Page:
What is St. Martin’s Day in Germany and why is it so special? It’s not so much the religious aspect of the Catholic holiday that makes it important. More than anything else, St. Martin’s Day, also known as the lantern festival, is a perfect opportunity to create precious memories with your kids. Neither of you will ever forget being out in the cold and dark, colorful lanterns lighting up the night, following a rider on horseback to a huge bonfire to share hot cocoa and a special treat. Still not sure what this holiday is all about? Then have a look at our Saint Martin’s Day Q&A.
- What is St. Martin’s Day and why does Germany celebrate it?
- Who was St. Martin?
- What are we celebrating?
- What do Germans do on St. Martin’s Day?
What is St. Martin’s Day and why does Germany celebrate it?
Saint Martin’s Day is not a public holiday, but a religious holiday. On the evening of November 11th, children and parents come together in front of the children’s preschool or primary school or the local church. They light lanterns they prepared and follow a rider with a red cloak on a white horse through the dark streets swinging their lanterns and singing songs about the light they bring and the life of the Saint during Martinsparade.
The rider representing Saint Martin leads them to a public space with a bonfire. Sometimes he will make the horse jump over the fire, sometimes a scene from the Saint’s life will be enacted: Martin divides his mantle into two to share it with a beggar during a storm. The evening finishes with hot cocoa and a pastry shaped in the form of a man (Stutenkerl or Weckmann), a croissant (Martinshörnchen) or a sweet pretzel (Martinsbrezel).
Who was St. Martin?
St. Martin of Tours was a Roman soldier who lived in the late fourth century B.C. He converted to Christianity and became a monk. Famous for living a simple Christian life and working miracles, he was called to Tours in Gaul (France) to help the sick but taken to the church to be consecrated as a bishop. The humble Saint hid in a barn full of geese, whose quacking gave him away!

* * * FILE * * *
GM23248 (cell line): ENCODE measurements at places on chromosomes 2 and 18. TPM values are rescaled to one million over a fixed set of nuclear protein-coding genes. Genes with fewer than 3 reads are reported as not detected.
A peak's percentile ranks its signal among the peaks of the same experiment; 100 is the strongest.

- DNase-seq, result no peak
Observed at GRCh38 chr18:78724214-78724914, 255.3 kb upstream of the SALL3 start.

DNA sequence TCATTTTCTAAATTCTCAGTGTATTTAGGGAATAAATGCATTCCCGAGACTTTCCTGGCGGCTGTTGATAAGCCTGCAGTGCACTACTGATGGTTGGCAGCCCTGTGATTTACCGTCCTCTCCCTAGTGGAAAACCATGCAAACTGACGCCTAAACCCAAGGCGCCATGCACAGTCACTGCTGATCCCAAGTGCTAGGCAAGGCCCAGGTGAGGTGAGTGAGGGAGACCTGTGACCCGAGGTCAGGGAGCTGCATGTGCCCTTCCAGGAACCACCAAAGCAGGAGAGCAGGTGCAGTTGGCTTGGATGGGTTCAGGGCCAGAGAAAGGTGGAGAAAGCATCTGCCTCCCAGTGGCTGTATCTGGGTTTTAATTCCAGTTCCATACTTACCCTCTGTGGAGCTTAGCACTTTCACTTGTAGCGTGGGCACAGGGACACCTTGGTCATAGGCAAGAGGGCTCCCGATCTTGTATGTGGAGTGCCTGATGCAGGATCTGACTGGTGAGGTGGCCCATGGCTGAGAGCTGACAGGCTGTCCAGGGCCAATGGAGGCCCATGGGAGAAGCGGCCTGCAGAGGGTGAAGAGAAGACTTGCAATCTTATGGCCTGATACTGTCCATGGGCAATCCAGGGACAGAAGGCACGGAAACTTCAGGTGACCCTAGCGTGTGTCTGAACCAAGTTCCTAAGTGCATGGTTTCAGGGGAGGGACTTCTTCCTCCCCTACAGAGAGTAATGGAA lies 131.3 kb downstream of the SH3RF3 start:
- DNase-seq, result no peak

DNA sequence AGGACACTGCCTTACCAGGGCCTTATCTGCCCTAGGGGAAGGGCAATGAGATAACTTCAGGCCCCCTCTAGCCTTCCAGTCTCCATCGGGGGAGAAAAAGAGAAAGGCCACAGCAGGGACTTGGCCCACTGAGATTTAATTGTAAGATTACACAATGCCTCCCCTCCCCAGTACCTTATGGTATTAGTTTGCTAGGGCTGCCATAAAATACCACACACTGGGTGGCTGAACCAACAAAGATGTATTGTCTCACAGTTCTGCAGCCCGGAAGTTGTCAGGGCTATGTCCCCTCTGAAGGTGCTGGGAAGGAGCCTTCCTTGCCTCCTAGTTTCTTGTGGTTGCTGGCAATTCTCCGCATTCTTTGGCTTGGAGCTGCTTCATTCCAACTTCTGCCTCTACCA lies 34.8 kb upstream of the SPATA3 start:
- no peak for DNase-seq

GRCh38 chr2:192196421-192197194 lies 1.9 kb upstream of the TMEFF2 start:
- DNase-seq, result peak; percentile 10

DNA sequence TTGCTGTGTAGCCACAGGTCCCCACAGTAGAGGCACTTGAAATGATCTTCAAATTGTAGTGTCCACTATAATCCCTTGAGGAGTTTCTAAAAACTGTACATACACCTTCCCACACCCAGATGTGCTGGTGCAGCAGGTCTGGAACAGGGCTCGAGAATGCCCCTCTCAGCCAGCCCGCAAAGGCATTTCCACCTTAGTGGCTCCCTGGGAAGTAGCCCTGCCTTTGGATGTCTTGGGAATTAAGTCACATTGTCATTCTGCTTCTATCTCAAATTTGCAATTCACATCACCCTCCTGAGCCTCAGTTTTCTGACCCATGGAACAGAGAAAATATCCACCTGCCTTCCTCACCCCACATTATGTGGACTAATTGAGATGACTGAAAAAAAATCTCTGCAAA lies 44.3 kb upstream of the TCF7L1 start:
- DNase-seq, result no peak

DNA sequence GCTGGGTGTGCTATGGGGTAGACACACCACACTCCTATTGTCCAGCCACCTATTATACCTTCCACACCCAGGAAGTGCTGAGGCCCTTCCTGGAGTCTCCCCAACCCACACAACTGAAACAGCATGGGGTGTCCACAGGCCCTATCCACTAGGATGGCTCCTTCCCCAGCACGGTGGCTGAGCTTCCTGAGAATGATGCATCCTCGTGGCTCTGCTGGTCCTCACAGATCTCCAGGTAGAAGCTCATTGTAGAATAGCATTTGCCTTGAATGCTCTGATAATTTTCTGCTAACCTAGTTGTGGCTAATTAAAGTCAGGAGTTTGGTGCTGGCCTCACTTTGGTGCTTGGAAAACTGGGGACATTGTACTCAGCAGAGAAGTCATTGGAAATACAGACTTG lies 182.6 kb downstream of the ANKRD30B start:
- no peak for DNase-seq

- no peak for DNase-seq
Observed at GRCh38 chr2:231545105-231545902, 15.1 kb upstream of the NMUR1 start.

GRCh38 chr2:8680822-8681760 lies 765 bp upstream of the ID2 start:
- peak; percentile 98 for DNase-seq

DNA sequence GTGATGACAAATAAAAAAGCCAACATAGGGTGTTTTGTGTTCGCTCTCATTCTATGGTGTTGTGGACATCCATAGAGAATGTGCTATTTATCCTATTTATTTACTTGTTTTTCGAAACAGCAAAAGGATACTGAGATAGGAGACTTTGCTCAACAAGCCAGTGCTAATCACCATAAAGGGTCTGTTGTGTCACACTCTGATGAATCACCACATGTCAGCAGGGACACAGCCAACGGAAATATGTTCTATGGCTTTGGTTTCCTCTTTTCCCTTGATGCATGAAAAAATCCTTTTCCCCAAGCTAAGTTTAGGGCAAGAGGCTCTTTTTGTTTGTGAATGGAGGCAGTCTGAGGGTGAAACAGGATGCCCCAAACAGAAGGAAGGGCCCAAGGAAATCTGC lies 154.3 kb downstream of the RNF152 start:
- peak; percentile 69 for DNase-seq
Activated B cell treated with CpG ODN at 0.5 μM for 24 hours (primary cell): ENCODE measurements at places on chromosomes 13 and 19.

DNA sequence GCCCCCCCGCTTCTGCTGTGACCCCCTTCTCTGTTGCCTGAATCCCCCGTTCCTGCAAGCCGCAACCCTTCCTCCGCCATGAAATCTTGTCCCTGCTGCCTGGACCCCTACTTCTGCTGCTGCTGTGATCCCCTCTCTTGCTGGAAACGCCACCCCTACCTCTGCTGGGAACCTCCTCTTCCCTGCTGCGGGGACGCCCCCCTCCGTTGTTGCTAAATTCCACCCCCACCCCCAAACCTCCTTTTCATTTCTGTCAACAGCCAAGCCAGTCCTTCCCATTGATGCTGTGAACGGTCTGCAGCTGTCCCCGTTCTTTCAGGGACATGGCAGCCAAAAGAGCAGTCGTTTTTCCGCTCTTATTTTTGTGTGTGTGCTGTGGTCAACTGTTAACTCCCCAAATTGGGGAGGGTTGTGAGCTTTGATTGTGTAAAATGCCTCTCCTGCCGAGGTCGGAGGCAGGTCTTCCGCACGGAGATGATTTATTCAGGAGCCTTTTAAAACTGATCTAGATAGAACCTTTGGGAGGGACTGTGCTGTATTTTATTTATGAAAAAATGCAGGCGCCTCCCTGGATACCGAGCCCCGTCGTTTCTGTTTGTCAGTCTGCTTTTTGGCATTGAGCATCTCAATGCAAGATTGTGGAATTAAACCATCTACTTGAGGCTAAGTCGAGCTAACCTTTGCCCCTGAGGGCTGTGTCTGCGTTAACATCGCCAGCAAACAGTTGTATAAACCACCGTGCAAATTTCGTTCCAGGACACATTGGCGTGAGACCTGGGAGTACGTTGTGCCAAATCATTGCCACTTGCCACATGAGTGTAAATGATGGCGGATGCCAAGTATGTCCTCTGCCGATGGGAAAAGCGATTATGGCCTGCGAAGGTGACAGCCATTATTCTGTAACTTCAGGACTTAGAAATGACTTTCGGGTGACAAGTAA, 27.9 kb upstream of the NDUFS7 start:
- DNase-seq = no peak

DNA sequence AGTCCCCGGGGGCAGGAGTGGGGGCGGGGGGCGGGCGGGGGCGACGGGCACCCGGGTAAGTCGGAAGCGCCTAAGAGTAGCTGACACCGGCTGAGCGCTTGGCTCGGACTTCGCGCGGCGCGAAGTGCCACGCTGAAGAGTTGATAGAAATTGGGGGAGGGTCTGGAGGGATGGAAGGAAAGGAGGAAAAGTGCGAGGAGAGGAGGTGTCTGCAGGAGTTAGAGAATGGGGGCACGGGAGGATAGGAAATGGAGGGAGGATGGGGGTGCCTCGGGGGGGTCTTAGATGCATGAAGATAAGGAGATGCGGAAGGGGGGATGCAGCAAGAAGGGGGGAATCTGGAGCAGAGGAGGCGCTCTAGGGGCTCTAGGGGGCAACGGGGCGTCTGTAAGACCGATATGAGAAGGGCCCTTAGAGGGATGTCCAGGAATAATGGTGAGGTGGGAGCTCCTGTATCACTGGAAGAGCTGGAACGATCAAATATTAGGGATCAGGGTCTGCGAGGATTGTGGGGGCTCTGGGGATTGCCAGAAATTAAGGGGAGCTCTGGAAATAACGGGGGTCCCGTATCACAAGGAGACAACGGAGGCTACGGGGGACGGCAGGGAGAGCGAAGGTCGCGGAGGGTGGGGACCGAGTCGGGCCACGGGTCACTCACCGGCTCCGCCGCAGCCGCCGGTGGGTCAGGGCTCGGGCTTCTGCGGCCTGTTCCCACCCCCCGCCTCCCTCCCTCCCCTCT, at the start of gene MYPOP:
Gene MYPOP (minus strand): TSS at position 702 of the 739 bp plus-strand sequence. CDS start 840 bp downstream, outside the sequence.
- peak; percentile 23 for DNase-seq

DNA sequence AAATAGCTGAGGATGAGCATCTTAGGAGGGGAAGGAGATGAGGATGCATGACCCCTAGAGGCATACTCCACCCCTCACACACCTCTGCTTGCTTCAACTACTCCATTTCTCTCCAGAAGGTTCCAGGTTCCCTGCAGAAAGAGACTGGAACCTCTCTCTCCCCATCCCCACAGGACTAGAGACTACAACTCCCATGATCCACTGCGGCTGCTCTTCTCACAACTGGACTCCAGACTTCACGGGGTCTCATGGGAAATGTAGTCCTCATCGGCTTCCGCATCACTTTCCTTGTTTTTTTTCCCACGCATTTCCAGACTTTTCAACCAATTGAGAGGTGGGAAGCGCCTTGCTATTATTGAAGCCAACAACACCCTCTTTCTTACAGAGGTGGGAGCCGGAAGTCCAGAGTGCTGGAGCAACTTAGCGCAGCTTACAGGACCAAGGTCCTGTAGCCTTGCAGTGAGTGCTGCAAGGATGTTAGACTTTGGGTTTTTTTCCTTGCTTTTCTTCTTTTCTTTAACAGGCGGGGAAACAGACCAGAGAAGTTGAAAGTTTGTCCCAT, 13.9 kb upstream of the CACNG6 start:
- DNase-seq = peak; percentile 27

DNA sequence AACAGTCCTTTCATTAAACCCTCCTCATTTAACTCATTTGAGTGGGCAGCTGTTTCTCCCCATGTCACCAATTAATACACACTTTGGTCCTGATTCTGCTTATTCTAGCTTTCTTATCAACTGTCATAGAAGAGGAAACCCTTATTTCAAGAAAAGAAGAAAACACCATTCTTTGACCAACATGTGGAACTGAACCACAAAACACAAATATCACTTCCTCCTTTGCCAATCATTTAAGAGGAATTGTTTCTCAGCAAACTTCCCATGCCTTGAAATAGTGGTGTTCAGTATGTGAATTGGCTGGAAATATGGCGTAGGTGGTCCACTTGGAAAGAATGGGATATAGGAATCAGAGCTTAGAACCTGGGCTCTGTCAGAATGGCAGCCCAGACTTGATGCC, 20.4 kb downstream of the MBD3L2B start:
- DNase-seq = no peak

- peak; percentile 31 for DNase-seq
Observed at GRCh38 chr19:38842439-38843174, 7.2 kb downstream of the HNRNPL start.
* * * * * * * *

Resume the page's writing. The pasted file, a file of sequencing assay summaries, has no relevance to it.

What are we celebrating?
On Saint Martin’s Day, Saint Martin is remembered in the catholic parts of Germany for sharing his mantle with a beggar during a storm. The religious holiday falls on the same day as the beginning of Advent fasting as well as of Carnival. With the harvest and preparations for winter finished, it is the perfect opportunity for a feast. And feast they do on Saint Martin’s day in Germany. The traditional Martinsgans is served with dumplings and red cabbage. Retribution for the loud noise that gave away the Saint hiding in the goose barn?
What do Germans do on St. Martin’s Day?
The Martinsparade is a crucial part of the celebrations on Saint Martin’s Day in all of Germany. Some regions have additional customs like the Martinssingen or Martinisingen where kids go from door to door singing for candy. Protestant areas in Germany have adopted the tradition of the lantern festival without its religious background. Today the celebrations are sometimes advertised as a lantern festival (Laternenfest) even in Catholic parts of Germany in order to include children and parents from all cultural and religious backgrounds. Due to the great popularity, parades are held on different days around November 11th, so you get more than one chance to participate.
What to do on Saint Martin’s Day in Germany
Saint Martin’s Day is one of the holidays in Germany that are extra special for families with small children. Preparing the paper lanterns, singing the songs and participating in the Martinsparade with the Martinsfeuer on the evening of November 11th will create unforgettable memories. If you celebrate the life of Saint Martin of Tours or enjoy the lantern festival on a dark winter evening, the traditional Martinsgans will be a welcome feast to finish the cold but exciting day. For a happy ending, consider substituting the traditional candle in the paper lanterns with an electrical light!
Sandra lives in Istanbul, together with her kids, cat and dog. As a historian she thrives exploring this ancient city with her two- and four-legged loved ones. Together, they also love to go on adventures through all of Turkey and its neighboring countries. The perfect opportunity to put all the language learning into practice. If she’s not on the road, Sandra is busy putting her experiences into writing as a freelance copywriter for the travel industry and everything related to language, culture and family. Her particular interest lies in providing information on animal welfare with her website contentrundumstier.de.